With some minor upgrades, the Gamo Big Cat 1250 is very similar to the previously reviewed Gamo Hornet. Priced at $130 it offers slightly higher muzzle velocity of 1250 FPS and an improved stock. Another difference is this particular model offers two caliber options, one at .177 and another at .22. Like the Hornet above, the Big Cat uses a break barrel cocking action which allows you to load the pellet into the breech by bending the barrel downwards.

While this doesn’t beat the simplicity of PCP air rifles and those that are powered by CO2 that are often repeaters, loading each shot is fairly quick and simple since the barrel isn’t particularly heavy and you can get yourself set up from one shot to the next within ten seconds with this gun. These factors make this an excellent choice for beginners and young kids who want to get into shooting. The gun serves well for target shooting or hunting small game including, groundhogs, squirrels, rabbits and raccoons.

Gamo Big Cat 1250

Two other excellent options at this price range include the Benjamin 392 and 397 pumpers. The former is a .22 caliber while the latter is a .22 cal. Both are bolt action multi-pump pneumatics that give you the freedom to adjust power by using 3 to 10 pumping strokes depending on what you’re going to shoot.

Between the $150 – $200 Range

Hatsan 125 Air Rifle

Arguably, the sweet spot for most recreational shooters is this $100 to $200 price range. This and the previous category have most of the reviews where people who are looking for a good value air rifle will probably go. The variety in this price level makes it more difficult to choose a clear winner.

Hatsan 125TH Air Rifle Combo

Our pick her is the Hatsan Model 125 Combo. Hatsan is probably one of only few brands that provides customers with muzzle velocity specifications based on the more practical lead pellets. Doing so gives potential buyers a closer estimate of what they can expect when they use it. The downside of this however is your FPS numbers can look inferior to those presented by other manufacturers.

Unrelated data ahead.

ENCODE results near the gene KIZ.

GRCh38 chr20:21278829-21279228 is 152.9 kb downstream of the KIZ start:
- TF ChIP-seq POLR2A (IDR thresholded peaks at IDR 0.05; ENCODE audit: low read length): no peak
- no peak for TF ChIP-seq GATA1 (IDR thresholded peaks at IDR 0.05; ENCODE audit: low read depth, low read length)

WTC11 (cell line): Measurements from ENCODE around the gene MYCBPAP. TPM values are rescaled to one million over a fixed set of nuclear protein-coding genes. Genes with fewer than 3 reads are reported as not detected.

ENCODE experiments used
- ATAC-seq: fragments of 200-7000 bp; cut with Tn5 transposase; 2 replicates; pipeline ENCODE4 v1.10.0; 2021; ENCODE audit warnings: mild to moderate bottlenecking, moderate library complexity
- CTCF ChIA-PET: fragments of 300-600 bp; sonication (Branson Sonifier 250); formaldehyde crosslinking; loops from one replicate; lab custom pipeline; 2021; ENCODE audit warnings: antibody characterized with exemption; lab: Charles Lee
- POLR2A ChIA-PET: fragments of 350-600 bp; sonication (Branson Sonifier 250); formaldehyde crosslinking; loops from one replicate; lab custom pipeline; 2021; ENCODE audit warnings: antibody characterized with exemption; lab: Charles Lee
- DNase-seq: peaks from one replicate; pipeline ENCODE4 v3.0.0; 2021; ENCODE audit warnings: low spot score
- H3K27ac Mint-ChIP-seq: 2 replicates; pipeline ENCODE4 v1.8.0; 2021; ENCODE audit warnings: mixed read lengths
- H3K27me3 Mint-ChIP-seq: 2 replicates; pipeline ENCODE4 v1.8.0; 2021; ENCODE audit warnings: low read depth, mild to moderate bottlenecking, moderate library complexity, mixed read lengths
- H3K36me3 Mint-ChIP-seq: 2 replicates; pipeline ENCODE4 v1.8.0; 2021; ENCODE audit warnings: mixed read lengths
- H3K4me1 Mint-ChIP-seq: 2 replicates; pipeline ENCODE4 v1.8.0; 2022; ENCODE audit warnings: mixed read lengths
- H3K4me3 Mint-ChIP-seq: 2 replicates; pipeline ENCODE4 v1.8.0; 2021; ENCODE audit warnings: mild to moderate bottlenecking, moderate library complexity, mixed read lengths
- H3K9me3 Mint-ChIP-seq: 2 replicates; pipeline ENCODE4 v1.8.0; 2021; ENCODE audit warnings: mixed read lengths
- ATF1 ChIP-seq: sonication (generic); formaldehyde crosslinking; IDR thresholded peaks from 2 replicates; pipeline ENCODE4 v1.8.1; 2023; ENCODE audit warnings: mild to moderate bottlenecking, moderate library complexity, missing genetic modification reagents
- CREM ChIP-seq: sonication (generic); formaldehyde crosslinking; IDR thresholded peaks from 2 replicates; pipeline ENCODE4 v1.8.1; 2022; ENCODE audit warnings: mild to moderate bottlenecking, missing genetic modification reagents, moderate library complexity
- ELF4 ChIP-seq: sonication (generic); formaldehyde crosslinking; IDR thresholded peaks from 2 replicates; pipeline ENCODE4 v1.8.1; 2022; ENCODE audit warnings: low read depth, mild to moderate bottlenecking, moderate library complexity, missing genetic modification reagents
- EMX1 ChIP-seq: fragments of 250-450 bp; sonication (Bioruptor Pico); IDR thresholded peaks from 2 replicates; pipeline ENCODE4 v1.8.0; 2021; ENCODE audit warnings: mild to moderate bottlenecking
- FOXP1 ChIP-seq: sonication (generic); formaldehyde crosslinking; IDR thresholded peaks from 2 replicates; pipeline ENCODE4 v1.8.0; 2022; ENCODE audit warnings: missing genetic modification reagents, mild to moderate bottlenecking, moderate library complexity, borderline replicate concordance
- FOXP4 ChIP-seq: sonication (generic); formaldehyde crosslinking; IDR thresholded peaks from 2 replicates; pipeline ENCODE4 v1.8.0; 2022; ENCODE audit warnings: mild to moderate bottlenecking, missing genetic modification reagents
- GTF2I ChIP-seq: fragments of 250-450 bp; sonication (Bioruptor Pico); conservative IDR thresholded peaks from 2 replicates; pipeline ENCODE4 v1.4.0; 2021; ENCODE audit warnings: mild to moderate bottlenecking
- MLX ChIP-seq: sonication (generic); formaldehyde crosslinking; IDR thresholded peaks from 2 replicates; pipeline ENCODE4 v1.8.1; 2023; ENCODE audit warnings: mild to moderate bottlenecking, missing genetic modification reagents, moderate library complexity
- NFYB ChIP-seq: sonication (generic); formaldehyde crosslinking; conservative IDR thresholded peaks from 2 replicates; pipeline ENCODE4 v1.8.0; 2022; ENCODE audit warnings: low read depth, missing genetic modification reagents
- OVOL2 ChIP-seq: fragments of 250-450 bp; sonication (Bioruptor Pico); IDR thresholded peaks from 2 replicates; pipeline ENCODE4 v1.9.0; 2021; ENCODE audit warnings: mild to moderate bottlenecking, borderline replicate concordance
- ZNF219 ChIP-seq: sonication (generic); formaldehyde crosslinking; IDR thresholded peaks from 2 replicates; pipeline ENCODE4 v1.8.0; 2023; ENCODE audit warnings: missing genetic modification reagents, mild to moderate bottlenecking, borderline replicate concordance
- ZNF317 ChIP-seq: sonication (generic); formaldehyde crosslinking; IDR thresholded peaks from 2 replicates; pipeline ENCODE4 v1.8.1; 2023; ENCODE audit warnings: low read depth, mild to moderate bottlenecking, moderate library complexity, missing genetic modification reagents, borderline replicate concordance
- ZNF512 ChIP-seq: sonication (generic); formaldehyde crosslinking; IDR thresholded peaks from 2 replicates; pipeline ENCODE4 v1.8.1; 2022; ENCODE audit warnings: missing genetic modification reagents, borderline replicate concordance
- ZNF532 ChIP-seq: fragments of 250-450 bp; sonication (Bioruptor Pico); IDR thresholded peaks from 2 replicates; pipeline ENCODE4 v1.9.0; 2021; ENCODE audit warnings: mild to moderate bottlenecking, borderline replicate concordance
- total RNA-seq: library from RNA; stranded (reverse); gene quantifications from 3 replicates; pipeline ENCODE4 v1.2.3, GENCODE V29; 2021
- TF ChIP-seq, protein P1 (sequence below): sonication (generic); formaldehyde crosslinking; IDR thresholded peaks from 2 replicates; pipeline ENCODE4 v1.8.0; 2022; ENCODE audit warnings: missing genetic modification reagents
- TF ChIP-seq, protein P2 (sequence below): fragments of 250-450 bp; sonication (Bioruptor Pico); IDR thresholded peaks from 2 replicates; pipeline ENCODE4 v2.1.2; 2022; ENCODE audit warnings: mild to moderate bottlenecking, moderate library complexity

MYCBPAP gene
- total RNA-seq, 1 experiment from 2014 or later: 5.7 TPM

This is a heavy gun weighing over 9 lbs., it is likewise long at 47.4 inches. We like the thumbhole stock which is comfortable on this singe shot airgun. But where this stands out is its extreme power, having the ability to deliver 30 FPE makes it one of the most powerful spring driver rifles in its class. The .177 caliber goes up to 1250 feet per second when it comes to pellet exit speed which allows it to stay accurate and carry well into 50 yards.

As mentioned earlier, most people seriously considering an air rifle will probably start looking at around these prices, and for good reason. It offers a nice balance between cost and value. So if you’re looking for more choices, our top picks that cost under $200 are listed here.

Between the $200 – $300 Range

Diana RWS 34 Combo

The German crafted Diana RWS 34 Combo airgun is our favorite choice at the $200 to $300 level. For anyone who’s looking for good value for money, this popular RWS offering is a very well balance rifle that is pleasing to the eyes. The cheek piece is ambidextrous allowing both left and right handers to enjoy themselves shooting it.

RWS Model 34 Combo Pellet Rifle

The RWS Model 34 is a spring driven break barrel air rifle that measures 45” in length and seven and a half pounds in weight. It has adjustable rear sights though it comes with a 4x magnification scope. When it comes to power produces 15 FPE making it a good additional to your hunting arsenal. As for speed, the .177 caliber is rated at 1000 FPS while the .22 caliber clocks in at 800 FPS. You can expect to get consistent velocities of about 700 FPS using the heavier 14 grain pellets. It also has a smooth T06 trigger that allows you to make shot groups of 5 that fall inside of 0.7 inches from 20 yards.

Between the $300 – $400 Range

Benjamin Discovery Air Rifle

At this point in our air rifle reviews, we finally get to a gun that can shoot many rounds without having to cock between shots. For air gun hunting lovers who want a repeater that can easily take down small game at good distances the Benjamin Disovery .22 caliber is one worth taking a close look at.

Benjamin Discovery

Able to shoot groups of 3/4” inside of 50 yards, the accuracy allows you to humanely take down animals by hitting the tiny kill zone. This specific package includes a hand pump that lets you load compressed air into the PCP chamber located under the barrel. Using this method, the fastest way to get to the fill 2000 psi is pump at a deliberate pace, making full pumping strokes slowly.